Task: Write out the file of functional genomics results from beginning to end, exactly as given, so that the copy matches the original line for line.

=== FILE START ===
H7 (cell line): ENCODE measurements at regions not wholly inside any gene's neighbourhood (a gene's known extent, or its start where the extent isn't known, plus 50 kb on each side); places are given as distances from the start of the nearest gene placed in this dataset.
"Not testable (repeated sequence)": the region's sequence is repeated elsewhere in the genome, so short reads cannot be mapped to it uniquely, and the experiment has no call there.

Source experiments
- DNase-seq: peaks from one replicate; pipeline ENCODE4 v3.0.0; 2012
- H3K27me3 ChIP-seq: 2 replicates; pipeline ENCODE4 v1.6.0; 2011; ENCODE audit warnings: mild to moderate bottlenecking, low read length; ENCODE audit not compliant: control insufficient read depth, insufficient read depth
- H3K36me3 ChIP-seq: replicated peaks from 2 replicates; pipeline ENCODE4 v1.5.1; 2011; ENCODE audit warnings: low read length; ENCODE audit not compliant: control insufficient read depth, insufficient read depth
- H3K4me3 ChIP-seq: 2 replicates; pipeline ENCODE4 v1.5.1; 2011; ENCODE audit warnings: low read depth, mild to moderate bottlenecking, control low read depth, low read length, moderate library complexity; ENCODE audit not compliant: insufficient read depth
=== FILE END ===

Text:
H7 (cell line): ENCODE measurements at regions not wholly inside any gene's neighbourhood (a gene's known extent, or its start where the extent isn't known, plus 50 kb on each side); places are given as distances from the start of the nearest gene placed in this dataset.
"Not testable (repeated sequence)": the region's sequence is repeated elsewhere in the genome, so short reads cannot be mapped to it uniquely, and the experiment has no call there.

Source experiments
- DNase-seq: peaks from one replicate; pipeline ENCODE4 v3.0.0; 2012
- H3K27me3 ChIP-seq: 2 replicates; pipeline ENCODE4 v1.6.0; 2011; ENCODE audit warnings: mild to moderate bottlenecking, low read length; ENCODE audit not compliant: control insufficient read depth, insufficient read depth
- H3K36me3 ChIP-seq: replicated peaks from 2 replicates; pipeline ENCODE4 v1.5.1; 2011; ENCODE audit warnings: low read length; ENCODE audit not compliant: control insufficient read depth, insufficient read depth
- H3K4me3 ChIP-seq: 2 replicates; pipeline ENCODE4 v1.5.1; 2011; ENCODE audit warnings: low read depth, mild to moderate bottlenecking, control low read depth, low read length, moderate library complexity; ENCODE audit not compliant: insufficient read depth